Wednesday, February 12, 2014

Aging and Another Birthday

birthday Study: Death Visits More Often On Birthdays
Another year; another birthday
I will be turning a year older pretty soon, and have decided to commemorate the event by writing about a few observations I've made over the years. I've never been one to celebrate birthdays (no, I’m not a Jehovah’s Witness) simply because I cannot stand the glaring attention. Don’t get me wrong, I do appreciate the well-wishes, however, strange as it may seem, I’m very sensitive to the spotlight which is the reason my birth day on Facebook is hidden. For me, it’s more rewarding to spend my birthday in a contemplative mood, rather than partying and painting the town red.

I still cannot believe I’m almost 30! No, I’m not turning 30 just yet, but I’m inching closer. How did the 80s and 90s move by so quickly? I’m still in shock! What’s even more of a shock to me is selecting my age bracket in forms - it’s moved from 21 – 25 to 26 – 30. Very soon it will be 31 – 35!! Oh gosh, I am getting old! Don’t get me wrong, I’m grateful to God for having lived this long on earth; it’s just that I’m in awe of how the years have gone by…so quickly.

There are so many people who would have loved to be 10, 15, 20, or 40 but never made it, and it is disrespectful to both the living and the dead to bemoan living another year on earth. The way I see it, there are more advantages in aging than disadvantages: you’re wiser (mostly); you become more independent; you’re less prone to peer pressure, and you care less about people’s impressions of you; and more importantly (how I can’t wait to be 80) – you lose the ability to self-censor – you can express yourself the way you want and make no apologies for it. And the most beautiful part is that no one will give you any grief for it! In my opinion, except for a few outliers, no one gets to be wiser and more sophisticated without cutting a few teeth and winning a few wrinkles – which is say we should embrace the aging process wholeheartedly.

We tend to die a little death inside whenever we turn a year older because we feel we can’t do certain things after a certain age. The thing is most things in life aren't meant to be rushed, neither are they age-restrictive. Age shouldn't be about how we look, but about how we feel. Moreover, age doesn't prevent anyone from doing anything; our prejudice does. Who’s to say a 90 year old shouldn't run a marathon just because they are 90? If they feel like they’re 40 years old and their feet can lift them up, then who are we to assign a chronological age to them?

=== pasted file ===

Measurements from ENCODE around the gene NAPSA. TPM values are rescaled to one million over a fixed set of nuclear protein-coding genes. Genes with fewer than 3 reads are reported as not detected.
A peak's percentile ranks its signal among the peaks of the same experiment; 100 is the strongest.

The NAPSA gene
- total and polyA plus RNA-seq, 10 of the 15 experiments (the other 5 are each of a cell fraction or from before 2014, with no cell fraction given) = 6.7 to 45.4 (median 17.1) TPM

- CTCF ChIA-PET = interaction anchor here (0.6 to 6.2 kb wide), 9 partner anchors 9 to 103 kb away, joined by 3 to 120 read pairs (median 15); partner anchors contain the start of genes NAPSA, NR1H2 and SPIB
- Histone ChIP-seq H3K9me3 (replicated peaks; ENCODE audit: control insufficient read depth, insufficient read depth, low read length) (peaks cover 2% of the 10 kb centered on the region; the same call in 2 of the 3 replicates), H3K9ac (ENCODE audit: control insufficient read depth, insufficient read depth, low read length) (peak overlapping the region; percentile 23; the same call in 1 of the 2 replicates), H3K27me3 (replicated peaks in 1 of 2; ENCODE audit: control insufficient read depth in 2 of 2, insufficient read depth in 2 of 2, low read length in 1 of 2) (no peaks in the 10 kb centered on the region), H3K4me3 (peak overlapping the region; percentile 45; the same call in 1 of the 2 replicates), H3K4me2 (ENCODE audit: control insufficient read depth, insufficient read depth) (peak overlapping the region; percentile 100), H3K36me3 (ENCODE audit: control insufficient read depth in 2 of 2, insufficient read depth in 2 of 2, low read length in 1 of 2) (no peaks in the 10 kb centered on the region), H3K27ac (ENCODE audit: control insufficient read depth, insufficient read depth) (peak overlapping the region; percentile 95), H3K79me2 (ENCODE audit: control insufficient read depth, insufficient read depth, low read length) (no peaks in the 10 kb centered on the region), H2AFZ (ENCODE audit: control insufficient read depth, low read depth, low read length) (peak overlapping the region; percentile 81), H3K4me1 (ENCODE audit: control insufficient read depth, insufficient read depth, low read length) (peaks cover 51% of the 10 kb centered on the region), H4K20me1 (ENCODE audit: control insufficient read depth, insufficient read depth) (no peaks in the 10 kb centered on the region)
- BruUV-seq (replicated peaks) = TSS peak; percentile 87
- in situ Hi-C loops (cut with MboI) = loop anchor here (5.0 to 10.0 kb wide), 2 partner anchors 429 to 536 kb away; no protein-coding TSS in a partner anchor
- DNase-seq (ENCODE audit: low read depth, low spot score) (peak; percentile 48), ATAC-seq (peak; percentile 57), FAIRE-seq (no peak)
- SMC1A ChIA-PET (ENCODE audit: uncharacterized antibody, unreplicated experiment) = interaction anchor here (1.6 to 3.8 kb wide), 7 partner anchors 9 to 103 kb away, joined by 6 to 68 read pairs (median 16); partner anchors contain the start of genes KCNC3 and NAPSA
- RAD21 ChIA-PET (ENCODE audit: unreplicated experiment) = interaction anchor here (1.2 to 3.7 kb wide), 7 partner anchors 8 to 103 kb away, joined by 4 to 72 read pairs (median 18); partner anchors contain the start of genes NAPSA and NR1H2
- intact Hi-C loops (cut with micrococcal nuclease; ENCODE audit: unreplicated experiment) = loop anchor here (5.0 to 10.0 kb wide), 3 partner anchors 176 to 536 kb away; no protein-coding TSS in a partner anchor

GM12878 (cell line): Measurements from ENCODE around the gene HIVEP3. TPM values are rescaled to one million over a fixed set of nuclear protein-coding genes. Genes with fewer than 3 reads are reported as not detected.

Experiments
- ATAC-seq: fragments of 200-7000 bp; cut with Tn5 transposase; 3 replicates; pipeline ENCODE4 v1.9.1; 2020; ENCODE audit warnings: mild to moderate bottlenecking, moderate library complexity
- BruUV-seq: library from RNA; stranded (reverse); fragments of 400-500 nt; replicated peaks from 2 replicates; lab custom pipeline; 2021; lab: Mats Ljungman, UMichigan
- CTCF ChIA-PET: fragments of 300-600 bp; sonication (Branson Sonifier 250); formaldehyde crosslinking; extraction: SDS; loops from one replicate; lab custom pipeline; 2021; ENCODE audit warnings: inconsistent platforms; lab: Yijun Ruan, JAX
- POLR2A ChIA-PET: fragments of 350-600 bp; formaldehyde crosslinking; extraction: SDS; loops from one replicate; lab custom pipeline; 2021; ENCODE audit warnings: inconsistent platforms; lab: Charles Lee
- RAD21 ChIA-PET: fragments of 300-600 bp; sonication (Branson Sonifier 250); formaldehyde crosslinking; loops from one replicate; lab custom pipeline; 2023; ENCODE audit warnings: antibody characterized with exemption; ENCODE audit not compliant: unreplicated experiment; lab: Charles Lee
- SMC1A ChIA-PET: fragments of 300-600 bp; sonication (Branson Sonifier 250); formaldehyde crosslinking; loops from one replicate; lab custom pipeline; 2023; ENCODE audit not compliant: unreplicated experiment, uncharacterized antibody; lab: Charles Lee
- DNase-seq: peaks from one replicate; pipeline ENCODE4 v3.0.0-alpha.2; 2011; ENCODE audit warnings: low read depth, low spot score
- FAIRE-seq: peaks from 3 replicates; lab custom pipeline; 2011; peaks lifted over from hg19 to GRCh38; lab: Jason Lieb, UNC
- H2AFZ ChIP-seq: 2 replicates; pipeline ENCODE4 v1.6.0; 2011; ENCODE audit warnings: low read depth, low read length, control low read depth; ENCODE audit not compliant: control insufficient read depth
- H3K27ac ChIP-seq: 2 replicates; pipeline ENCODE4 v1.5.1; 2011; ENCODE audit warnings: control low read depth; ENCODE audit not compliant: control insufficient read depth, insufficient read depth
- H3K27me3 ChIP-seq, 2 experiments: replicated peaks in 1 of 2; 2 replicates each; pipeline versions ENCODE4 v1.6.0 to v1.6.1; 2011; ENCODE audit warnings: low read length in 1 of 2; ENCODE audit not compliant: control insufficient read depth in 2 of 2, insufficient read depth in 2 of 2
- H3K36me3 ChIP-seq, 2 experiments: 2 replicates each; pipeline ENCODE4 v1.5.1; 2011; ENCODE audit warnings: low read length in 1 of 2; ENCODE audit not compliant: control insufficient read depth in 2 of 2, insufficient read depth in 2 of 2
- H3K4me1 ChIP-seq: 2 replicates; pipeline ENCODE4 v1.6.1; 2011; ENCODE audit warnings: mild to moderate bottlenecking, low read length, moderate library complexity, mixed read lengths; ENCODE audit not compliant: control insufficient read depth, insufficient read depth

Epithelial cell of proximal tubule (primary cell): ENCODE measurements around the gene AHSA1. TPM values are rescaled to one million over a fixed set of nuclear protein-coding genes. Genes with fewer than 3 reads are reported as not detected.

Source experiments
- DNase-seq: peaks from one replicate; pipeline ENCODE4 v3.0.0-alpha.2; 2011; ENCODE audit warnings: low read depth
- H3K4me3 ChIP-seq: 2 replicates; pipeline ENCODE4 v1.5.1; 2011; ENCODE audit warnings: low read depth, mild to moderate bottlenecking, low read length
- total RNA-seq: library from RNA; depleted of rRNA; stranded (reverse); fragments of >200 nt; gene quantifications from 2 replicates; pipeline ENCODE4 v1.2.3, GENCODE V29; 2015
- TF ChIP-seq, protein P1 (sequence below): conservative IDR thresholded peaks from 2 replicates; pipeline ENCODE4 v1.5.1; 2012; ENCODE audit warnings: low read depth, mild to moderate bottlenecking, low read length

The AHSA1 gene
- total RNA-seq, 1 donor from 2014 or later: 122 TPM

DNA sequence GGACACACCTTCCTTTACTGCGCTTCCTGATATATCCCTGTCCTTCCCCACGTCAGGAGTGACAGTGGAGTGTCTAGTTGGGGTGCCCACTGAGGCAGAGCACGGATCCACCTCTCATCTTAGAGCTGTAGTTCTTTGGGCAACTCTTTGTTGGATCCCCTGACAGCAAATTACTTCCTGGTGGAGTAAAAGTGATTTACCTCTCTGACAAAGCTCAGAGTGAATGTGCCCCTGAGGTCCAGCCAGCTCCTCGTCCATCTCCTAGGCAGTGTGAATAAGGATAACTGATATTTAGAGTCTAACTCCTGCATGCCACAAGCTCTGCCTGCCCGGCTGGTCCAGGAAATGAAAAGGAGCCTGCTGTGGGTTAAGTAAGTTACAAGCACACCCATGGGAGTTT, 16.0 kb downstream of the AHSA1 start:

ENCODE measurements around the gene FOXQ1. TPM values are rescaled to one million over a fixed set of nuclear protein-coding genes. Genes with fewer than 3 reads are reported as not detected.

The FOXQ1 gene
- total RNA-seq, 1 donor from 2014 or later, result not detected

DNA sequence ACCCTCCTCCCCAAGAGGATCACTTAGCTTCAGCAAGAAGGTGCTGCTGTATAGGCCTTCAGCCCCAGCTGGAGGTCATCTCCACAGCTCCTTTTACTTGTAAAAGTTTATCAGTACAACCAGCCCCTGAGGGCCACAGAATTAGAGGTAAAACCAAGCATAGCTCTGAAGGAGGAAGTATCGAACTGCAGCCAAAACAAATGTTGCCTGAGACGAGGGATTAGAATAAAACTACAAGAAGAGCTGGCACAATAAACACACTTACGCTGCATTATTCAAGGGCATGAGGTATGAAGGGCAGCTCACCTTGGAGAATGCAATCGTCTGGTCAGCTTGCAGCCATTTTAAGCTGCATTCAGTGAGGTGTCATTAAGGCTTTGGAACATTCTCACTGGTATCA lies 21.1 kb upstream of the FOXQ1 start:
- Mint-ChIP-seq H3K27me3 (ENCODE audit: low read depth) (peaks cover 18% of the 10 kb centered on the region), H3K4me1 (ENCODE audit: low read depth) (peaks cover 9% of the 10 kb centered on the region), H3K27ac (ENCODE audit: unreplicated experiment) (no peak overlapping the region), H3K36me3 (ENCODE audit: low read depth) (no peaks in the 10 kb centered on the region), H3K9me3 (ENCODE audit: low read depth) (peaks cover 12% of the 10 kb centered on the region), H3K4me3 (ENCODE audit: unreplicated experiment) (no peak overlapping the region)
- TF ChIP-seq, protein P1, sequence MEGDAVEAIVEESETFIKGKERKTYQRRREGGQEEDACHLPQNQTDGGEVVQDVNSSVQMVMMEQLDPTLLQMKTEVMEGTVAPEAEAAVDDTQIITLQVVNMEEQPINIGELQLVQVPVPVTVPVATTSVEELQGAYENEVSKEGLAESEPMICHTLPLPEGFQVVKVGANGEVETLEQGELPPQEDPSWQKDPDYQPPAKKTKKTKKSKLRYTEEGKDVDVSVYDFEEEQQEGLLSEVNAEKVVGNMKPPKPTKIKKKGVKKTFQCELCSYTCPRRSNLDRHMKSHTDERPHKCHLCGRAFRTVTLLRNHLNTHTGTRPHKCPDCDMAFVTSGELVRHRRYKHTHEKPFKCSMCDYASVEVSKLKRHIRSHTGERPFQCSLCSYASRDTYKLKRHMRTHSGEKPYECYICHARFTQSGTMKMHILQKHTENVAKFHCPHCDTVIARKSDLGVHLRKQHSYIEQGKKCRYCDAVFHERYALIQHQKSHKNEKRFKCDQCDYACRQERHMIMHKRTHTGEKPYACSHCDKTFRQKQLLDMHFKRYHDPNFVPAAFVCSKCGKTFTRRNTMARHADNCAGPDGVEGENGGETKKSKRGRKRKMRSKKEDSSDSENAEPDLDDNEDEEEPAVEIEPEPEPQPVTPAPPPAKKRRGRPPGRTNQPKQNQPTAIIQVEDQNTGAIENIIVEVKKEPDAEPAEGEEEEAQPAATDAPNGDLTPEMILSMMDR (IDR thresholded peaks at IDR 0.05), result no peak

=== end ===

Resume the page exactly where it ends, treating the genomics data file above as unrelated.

As I get older, I've come welcome each birthday as a sign of growth – spiritual, personal, intellectual and physical growth. Each year comes with its own distinct experiences that have made me into the person I am today, so I won’t want to subtract any year from my life as I did as a teenager. 

Aging is a journey of self-discovery and acceptance, and as I get older I’m amazed by how much tolerant I am of people’s views. I've also come to fully accept the fact that I’ll forever be an introvert. After reading Susan Cain’s book on introversion – Quiet: The Power of Introverts in a World That Can’t Stop Talking – I embraced my introversion 120%. Prior to reading her book, I knew I was introverted and wasn't bothered by it in the least, but reading it helped me understand myself even much better. Finally, I understood the reason I was (and still am) more expressive in my writing and less so in my speech; I could explain my dislike for small talk, or my reason for shunning the limelight. Reading her book made me feel like part of a much larger community as opposed to being a member of a sub-culture.

Each passing year brings with it its own share of friendships – you add some to your life, maintain some, and let go of some. This is all part of the aging process and there’s nothing wrong with losing old friends or building stronger ties with new ones. Some friendships can last a lifetime if all parties evolve at the same rate, or pursue similar interests and goals, while some last for a brief moment. And however sad or painful it may be to lose a friend, I've learned that these "short" friendships shouldn't be mourned but celebrated. 

I’m of the opinion that every friendship teaches us about who we are, what we can and cannot tolerate, and reveals an undiscovered world we were unaware existed in us until that friend came along. Essentially, I've gained from all my friendships and regret none for they've opened my eyes to many experiences and allowed me to view life through a different pair of eyes.

As I continue on this journey called life, my prayer and wish is that I get to know myself much better, embrace new experiences and friendships, continue challenging myself to be a better human being, remain healthy… and remember to keep fighting fat - they say age has a way of messing up with one’s metabolism.